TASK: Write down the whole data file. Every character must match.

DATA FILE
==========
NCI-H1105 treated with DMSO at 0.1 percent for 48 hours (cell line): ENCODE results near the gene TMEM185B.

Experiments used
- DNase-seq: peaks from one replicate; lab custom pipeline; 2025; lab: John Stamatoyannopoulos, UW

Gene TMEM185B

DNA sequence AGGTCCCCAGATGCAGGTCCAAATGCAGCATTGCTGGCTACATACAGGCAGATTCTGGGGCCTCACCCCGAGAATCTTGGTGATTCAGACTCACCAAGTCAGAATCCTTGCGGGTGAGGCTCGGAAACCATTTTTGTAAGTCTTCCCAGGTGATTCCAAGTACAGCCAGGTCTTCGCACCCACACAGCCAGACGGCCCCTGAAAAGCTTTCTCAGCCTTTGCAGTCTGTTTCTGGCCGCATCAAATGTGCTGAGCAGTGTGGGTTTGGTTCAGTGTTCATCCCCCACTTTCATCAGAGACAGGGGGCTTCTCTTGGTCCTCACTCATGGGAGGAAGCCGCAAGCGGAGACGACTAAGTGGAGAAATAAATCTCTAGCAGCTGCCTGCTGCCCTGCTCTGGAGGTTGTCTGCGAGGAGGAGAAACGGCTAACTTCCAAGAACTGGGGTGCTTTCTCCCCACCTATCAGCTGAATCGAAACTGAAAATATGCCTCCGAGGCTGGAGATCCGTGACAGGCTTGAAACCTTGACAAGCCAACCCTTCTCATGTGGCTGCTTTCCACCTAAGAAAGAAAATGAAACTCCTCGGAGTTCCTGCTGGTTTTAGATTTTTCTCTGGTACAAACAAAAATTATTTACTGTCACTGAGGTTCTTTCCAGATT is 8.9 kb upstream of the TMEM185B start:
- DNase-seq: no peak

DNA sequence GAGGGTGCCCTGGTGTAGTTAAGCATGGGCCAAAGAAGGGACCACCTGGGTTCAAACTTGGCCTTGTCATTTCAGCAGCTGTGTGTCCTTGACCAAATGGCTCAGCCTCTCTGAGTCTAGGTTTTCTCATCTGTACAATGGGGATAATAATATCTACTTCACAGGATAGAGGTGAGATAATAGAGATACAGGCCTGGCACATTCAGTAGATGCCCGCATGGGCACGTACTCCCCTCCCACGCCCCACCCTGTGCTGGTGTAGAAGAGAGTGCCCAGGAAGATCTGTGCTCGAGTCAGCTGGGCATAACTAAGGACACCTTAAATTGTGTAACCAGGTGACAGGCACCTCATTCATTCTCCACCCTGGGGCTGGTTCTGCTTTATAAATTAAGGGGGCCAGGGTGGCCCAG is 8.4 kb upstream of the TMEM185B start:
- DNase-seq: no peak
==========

NCI-H1105 treated with DMSO at 0.1 percent for 48 hours (cell line): ENCODE results near the gene TMEM185B.

Experiments used
- DNase-seq: peaks from one replicate; lab custom pipeline; 2025; lab: John Stamatoyannopoulos, UW

Gene TMEM185B

DNA sequence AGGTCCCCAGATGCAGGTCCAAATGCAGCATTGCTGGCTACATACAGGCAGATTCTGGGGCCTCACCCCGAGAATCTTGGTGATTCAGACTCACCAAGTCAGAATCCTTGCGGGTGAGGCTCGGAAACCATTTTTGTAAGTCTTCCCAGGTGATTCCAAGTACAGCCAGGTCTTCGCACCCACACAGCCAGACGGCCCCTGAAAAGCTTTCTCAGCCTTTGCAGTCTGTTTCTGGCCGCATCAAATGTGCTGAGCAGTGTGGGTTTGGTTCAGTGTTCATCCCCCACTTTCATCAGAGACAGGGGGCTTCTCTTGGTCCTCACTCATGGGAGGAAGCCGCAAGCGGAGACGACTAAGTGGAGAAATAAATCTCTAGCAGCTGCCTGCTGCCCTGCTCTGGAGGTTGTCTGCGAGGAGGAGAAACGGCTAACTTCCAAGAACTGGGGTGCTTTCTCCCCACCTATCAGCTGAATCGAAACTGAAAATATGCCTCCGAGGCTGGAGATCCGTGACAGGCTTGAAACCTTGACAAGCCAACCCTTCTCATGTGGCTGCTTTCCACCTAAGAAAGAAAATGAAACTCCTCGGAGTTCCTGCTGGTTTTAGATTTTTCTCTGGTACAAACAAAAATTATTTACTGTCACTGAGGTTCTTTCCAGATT is 8.9 kb upstream of the TMEM185B start:
- DNase-seq: no peak

DNA sequence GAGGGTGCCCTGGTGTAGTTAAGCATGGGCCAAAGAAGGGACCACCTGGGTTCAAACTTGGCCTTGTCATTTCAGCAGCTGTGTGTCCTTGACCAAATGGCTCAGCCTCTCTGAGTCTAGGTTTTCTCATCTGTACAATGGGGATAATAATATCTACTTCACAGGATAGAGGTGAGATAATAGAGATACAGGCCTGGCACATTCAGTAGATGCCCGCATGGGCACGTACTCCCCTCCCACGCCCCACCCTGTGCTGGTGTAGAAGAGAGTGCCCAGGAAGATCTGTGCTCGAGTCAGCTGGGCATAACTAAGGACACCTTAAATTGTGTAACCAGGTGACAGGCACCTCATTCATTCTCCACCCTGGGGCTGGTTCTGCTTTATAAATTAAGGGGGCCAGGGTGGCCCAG is 8.4 kb upstream of the TMEM185B start:
- DNase-seq: no peak